Establishing the amount of previous infection with SARS-CoV-2 is key to predicting the future impact of the virus. The evidence to date suggests that reinfection is uncommon, at least in the short term, and associated with mild disease1,2. Therefore, knowing how many people have previously been infected can help to establish to what extent a population is protected by natural infection.

The proportion previously infected is usually estimated from serological surveys (i.e. data on antibody levels). The conventional analysis of these data involves estimating the proportion above an arbitrary threshold and adjusting for the sensitivity and specificity at that threshold3,4. However, sensitivity is usually estimated using samples from PCR-positive cases who are symptomatic and have been recently infected. Since these samples typically have higher antibody levels than samples from the general population of previously infected individuals, including those with asymptomatic infection, this may lead to the overestimation of sensitivity and underestimation of the proportion previously infected5. Bias of this kind, that is bias that arises because sensitivity (or specificity) is estimated in a non-representative sample, is often referred to as spectrum bias. Mixture models offer an alternative approach to the analysis of serological data that does not involve specifying a threshold and is therefore not vulnerable to spectrum bias6,7.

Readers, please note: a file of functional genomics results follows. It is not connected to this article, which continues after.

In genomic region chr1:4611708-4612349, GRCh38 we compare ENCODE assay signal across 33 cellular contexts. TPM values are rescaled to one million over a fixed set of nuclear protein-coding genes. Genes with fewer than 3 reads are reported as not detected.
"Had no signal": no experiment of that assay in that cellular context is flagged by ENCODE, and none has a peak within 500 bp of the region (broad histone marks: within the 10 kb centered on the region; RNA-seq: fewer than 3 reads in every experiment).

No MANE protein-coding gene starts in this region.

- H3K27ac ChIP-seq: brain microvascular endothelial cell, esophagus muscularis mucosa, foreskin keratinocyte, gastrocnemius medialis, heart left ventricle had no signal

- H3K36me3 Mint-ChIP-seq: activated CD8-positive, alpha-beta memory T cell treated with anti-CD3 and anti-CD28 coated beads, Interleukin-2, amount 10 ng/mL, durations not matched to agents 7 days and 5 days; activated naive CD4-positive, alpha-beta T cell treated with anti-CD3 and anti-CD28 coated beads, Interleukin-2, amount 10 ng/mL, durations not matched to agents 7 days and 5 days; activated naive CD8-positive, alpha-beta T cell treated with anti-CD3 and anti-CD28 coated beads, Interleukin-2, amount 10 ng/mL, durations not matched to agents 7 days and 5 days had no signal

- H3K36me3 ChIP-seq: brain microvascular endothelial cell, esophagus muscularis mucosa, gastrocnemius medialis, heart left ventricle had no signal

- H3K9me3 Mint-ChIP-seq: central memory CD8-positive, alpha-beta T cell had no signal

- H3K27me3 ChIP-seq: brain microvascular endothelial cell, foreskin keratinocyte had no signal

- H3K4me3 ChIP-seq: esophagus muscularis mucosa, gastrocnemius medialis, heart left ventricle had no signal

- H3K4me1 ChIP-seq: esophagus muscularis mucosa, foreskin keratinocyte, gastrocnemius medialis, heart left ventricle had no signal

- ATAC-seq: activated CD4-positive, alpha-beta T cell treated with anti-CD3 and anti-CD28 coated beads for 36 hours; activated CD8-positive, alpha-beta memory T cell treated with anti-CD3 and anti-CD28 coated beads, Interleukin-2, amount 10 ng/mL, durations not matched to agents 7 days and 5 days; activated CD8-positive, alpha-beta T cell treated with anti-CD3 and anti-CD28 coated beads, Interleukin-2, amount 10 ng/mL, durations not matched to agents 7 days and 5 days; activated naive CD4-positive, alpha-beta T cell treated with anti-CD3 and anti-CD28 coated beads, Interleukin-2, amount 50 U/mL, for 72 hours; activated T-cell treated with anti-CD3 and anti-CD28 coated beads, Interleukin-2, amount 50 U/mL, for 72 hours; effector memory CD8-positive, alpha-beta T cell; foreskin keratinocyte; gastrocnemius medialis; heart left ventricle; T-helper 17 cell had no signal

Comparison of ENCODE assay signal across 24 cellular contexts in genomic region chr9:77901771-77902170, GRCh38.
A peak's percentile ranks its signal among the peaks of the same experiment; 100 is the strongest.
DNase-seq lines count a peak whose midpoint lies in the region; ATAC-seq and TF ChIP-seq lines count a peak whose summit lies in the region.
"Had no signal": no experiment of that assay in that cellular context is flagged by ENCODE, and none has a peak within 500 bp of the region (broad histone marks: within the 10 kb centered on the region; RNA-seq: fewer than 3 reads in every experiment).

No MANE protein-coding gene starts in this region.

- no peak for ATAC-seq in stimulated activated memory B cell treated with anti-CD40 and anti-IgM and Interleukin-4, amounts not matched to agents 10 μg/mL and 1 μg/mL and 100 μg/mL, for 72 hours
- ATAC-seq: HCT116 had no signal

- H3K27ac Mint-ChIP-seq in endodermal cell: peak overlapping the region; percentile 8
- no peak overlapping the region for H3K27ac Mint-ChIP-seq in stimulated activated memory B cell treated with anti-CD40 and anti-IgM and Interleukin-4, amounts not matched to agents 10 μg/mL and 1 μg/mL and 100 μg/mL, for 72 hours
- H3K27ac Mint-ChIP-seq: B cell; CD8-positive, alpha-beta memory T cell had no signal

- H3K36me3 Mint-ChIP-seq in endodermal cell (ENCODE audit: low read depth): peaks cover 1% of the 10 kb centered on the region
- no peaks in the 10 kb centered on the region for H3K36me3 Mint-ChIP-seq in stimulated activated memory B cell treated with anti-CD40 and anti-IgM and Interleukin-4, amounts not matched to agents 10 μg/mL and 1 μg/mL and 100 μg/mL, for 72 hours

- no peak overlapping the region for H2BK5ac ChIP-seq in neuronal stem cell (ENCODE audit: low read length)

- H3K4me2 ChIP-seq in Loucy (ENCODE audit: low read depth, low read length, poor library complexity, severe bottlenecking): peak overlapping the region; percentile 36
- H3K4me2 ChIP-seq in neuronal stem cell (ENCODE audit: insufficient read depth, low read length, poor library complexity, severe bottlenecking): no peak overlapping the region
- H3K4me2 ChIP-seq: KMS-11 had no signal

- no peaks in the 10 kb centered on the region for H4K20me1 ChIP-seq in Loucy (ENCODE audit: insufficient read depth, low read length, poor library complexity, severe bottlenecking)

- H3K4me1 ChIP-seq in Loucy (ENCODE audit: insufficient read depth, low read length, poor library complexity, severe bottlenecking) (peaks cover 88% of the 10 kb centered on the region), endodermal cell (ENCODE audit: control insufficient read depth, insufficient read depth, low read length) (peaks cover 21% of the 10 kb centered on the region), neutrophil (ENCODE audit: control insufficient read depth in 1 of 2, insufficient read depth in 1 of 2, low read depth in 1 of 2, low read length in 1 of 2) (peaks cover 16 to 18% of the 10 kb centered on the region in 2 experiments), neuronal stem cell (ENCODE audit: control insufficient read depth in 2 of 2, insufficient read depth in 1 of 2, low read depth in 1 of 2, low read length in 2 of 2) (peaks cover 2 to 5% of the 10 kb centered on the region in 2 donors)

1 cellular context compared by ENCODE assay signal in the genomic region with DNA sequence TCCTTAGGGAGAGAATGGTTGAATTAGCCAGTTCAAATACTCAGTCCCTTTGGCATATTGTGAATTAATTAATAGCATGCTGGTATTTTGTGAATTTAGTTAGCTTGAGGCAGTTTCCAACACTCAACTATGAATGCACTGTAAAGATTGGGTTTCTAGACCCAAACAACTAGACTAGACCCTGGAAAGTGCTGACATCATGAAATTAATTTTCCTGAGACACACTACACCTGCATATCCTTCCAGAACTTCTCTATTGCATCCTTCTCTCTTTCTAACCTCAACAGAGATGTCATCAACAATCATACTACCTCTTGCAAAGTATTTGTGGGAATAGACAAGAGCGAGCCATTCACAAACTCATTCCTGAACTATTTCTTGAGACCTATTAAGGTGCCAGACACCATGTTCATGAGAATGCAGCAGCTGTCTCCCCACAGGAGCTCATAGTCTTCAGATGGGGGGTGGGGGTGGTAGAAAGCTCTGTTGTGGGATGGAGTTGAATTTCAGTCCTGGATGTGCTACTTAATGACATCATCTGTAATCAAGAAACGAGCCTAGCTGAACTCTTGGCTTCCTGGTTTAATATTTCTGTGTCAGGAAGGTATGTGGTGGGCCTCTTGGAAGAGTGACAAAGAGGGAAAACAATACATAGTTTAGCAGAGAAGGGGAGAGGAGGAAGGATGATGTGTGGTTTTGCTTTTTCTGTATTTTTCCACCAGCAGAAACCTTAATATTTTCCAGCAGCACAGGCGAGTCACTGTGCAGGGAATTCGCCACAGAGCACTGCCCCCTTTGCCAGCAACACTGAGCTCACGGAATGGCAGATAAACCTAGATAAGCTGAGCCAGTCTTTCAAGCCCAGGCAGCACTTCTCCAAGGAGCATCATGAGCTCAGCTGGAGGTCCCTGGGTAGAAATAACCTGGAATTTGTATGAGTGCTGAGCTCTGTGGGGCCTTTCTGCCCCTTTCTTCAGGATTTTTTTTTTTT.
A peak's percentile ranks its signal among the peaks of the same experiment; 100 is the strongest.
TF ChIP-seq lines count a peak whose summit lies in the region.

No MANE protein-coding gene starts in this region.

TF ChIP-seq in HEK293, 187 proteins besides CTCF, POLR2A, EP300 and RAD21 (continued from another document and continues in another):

In this paper, we use data on antibody concentrations—optical density (OD) ratios measured by ELISA—from several Kenyan SARS-CoV-2 serosurveys to compare the standard threshold-based analysis with a mixture modelling approach.